Today, here and many other places in the world, we “celebrate” April Fool’s Day–a day on which people will be playing practical jokes on each other. In most cases, April Fool’s day celebrates letting go and having fun. This day has many ancient precursors to the day including the ancient Roman festival known as Hilaria (yes, our word “hilarious” comes from this word).
The Fool is, itself, a powerful archetype. The Fool has been portrayed in many ways, like this old French Tarot version.
Notice what this image suggests to us: he is dressed in bright colors and funny clothing, so The Fool is light-hearted and out for a good time. But, he also carries a stick with his bundle of goods–those most essential things necessary to him. He travels light, but he is on a journey. There is no care or worry in his face. Maybe there should be. Maybe that’s why he is called The Fool. If you look at his most forward foot, it seems to be hanging over the edge of nothing. In many portrayals of The Fool, as he bounces down the path in front of him without a care in the world, his foot steps over what will take him into a steep fall.
As foolish as this all seems, The Fool stands as what is required for the spiritual life, for one’s true and authentic life to unfold. One must be willing to journey. One must let go of heavy attachments including worry. One must take the next step without knowing where it leads. One must be ready for steep and deep places into which one’s life will fall at times. And, one must trust that out of these deep places a wisdom and insight into life will emerge which WILL change us. No change? Stay at home. Stay at home? Risk never finding one’s true and authentic life. That requires the Fool’s journey.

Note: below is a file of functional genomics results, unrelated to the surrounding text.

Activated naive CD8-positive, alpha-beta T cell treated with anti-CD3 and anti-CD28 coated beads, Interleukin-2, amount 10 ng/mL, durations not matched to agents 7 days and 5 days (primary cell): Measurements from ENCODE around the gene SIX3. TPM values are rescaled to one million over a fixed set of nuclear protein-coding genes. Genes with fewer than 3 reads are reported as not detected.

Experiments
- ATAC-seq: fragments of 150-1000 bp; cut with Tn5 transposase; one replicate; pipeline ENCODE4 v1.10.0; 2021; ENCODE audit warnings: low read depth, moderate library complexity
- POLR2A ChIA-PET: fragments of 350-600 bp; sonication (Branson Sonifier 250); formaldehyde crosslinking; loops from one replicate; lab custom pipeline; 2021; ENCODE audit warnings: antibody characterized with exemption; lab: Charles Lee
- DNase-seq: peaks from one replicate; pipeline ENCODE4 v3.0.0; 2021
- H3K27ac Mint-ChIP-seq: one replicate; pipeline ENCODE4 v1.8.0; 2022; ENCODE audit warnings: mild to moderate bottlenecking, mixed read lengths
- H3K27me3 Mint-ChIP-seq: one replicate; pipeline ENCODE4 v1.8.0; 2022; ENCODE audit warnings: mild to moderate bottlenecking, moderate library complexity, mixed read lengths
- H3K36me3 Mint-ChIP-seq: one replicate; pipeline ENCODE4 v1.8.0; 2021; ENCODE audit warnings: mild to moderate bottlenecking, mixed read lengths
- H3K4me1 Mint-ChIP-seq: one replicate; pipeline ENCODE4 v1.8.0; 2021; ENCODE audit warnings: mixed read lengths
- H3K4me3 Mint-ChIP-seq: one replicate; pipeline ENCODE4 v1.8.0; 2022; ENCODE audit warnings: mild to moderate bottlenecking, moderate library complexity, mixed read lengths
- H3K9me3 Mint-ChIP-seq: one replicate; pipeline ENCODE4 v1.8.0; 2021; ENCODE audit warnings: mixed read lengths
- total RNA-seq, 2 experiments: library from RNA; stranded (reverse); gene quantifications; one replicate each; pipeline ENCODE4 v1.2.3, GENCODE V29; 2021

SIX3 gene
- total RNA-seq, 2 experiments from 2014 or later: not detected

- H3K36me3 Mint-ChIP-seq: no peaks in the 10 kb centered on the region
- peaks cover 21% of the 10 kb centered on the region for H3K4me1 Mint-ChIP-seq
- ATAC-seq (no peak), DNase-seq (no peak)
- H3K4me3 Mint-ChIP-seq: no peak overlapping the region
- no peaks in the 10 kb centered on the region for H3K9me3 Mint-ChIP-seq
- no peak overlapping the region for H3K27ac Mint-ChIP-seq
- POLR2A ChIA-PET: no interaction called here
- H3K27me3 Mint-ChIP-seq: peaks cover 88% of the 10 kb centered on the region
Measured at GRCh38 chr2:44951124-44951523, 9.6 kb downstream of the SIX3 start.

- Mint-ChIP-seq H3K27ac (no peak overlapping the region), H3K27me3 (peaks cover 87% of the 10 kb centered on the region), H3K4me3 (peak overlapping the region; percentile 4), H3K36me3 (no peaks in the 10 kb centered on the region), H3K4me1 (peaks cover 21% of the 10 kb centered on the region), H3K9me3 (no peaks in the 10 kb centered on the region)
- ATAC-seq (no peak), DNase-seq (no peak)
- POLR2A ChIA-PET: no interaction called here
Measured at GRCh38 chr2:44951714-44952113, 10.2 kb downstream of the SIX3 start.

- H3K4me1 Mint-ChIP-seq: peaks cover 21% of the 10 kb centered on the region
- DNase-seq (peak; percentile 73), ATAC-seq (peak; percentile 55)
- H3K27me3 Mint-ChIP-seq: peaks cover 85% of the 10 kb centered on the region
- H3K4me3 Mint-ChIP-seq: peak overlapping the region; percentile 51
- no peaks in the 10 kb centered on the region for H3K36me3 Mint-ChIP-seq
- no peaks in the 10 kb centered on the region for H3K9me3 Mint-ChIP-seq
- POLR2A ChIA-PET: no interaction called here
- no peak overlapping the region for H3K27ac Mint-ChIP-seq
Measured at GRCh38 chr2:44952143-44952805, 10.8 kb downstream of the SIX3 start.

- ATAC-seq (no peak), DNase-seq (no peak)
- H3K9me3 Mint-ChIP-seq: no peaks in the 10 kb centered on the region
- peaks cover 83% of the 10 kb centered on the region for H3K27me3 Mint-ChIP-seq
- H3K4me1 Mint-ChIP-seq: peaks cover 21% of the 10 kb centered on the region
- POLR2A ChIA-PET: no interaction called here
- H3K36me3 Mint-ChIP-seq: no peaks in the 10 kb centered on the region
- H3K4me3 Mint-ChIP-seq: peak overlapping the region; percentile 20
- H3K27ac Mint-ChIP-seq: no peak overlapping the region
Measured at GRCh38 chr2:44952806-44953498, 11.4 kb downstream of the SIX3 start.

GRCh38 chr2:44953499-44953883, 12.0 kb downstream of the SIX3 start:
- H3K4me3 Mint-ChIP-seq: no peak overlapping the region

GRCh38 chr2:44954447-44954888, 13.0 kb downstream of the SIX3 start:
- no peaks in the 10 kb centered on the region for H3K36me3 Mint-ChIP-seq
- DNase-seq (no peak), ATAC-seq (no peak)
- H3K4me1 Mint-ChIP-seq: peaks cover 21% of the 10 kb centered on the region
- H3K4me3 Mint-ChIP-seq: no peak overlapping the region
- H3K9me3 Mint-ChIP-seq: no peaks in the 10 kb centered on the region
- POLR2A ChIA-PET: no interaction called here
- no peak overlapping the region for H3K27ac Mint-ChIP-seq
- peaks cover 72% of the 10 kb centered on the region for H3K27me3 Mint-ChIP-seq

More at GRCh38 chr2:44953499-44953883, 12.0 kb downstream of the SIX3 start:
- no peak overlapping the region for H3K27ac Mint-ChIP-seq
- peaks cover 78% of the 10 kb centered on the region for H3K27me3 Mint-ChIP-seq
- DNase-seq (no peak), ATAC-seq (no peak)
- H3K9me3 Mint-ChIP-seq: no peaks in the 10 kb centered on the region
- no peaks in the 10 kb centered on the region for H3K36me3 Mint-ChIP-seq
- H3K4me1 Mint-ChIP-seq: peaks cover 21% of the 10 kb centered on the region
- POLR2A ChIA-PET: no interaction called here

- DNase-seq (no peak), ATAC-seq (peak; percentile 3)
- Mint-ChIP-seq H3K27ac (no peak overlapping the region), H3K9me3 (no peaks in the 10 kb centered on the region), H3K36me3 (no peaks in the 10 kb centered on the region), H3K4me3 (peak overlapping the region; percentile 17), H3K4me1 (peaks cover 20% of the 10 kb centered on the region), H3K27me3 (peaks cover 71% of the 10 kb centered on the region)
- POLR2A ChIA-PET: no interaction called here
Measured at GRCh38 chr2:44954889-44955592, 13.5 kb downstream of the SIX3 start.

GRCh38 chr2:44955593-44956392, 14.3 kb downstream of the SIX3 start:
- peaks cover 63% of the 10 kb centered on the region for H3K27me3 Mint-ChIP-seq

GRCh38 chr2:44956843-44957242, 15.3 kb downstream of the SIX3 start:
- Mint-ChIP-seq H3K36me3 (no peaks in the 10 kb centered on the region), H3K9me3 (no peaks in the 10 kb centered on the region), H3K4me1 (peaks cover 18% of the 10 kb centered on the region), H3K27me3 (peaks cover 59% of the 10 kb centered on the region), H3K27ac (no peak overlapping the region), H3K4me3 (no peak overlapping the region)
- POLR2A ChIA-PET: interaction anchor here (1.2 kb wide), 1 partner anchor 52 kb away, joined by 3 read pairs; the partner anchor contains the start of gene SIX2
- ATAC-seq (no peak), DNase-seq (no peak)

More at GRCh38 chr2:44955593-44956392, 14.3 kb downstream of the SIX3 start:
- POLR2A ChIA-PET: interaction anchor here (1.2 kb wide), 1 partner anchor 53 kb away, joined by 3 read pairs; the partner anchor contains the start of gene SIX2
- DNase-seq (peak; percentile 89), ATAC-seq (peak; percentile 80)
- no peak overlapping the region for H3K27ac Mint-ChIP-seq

No one wants to be made the fool, but this longstanding archetype reminds us that whenever any of us experiences significant change in some way, we have been The Fool.
For today: pack light, walk with joy in your step, take a leap, and enjoy the ride!
Ah, the terror of being–or being thought–a fool!
But it’s just as inevitable as death or taxes:
“Everybody plays the fool, sometime
There’s no exception to the rule
Listen, baby, it may be factual, may be cruel
I want to tell ya
Everybody plays the fool”
(Bailey, Clark & Williams–performed by The Main Ingredient, and latterly Aaron Neville.)
If there’s anything that comes with age, it’s the realization that folly is not completely avoidable. “We won’t get fooled again!” Oh, yes, we will…
Thanks for the reminder that while that truth may be ‘cruel,’ it’s also essential to the journey.